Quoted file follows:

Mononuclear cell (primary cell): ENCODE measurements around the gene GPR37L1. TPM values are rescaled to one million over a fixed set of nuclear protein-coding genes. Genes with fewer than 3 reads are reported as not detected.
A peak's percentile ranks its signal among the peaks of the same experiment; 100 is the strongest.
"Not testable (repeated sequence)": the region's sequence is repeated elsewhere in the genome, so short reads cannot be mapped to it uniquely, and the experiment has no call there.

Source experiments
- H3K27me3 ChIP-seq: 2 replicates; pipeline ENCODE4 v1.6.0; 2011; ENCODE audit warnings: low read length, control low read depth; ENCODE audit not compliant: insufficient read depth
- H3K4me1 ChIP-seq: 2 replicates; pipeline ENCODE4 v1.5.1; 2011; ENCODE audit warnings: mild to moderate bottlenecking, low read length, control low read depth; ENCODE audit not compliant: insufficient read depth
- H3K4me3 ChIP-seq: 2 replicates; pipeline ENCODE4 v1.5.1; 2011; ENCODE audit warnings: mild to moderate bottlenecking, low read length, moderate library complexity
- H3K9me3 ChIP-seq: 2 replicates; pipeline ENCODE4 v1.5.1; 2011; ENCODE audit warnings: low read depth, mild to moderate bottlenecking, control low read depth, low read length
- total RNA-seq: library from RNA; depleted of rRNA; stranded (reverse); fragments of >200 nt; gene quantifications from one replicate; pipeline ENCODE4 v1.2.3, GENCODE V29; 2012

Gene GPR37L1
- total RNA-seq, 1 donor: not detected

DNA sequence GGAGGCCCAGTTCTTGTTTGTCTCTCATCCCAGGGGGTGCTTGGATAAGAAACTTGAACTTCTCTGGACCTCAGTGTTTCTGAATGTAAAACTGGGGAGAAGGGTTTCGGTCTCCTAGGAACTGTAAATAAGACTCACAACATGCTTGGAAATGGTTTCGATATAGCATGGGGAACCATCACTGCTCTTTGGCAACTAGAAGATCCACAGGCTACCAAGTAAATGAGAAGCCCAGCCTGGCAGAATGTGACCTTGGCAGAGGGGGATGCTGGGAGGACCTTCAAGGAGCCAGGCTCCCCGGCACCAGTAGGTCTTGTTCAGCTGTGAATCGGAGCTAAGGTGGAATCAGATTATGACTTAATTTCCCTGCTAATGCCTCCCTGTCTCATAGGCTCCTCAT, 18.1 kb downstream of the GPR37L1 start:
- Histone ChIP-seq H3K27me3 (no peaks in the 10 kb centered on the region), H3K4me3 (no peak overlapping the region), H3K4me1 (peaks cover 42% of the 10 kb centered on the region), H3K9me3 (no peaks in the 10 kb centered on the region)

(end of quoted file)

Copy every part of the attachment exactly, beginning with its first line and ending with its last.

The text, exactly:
Mononuclear cell (primary cell): ENCODE measurements around the gene GPR37L1. TPM values are rescaled to one million over a fixed set of nuclear protein-coding genes. Genes with fewer than 3 reads are reported as not detected.
A peak's percentile ranks its signal among the peaks of the same experiment; 100 is the strongest.
"Not testable (repeated sequence)": the region's sequence is repeated elsewhere in the genome, so short reads cannot be mapped to it uniquely, and the experiment has no call there.

Source experiments
- H3K27me3 ChIP-seq: 2 replicates; pipeline ENCODE4 v1.6.0; 2011; ENCODE audit warnings: low read length, control low read depth; ENCODE audit not compliant: insufficient read depth
- H3K4me1 ChIP-seq: 2 replicates; pipeline ENCODE4 v1.5.1; 2011; ENCODE audit warnings: mild to moderate bottlenecking, low read length, control low read depth; ENCODE audit not compliant: insufficient read depth
- H3K4me3 ChIP-seq: 2 replicates; pipeline ENCODE4 v1.5.1; 2011; ENCODE audit warnings: mild to moderate bottlenecking, low read length, moderate library complexity
- H3K9me3 ChIP-seq: 2 replicates; pipeline ENCODE4 v1.5.1; 2011; ENCODE audit warnings: low read depth, mild to moderate bottlenecking, control low read depth, low read length
- total RNA-seq: library from RNA; depleted of rRNA; stranded (reverse); fragments of >200 nt; gene quantifications from one replicate; pipeline ENCODE4 v1.2.3, GENCODE V29; 2012

Gene GPR37L1
- total RNA-seq, 1 donor: not detected

DNA sequence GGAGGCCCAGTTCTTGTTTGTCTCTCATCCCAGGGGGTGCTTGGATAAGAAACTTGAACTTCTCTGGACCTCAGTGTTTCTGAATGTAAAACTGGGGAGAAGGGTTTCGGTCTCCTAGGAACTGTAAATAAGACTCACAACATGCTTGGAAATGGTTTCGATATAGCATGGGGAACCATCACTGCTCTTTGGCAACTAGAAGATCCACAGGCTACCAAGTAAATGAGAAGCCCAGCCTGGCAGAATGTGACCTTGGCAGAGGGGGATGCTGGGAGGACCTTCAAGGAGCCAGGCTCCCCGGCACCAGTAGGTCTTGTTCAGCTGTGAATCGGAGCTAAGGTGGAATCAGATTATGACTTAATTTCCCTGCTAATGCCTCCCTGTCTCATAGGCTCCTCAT, 18.1 kb downstream of the GPR37L1 start:
- Histone ChIP-seq H3K27me3 (no peaks in the 10 kb centered on the region), H3K4me3 (no peak overlapping the region), H3K4me1 (peaks cover 42% of the 10 kb centered on the region), H3K9me3 (no peaks in the 10 kb centered on the region)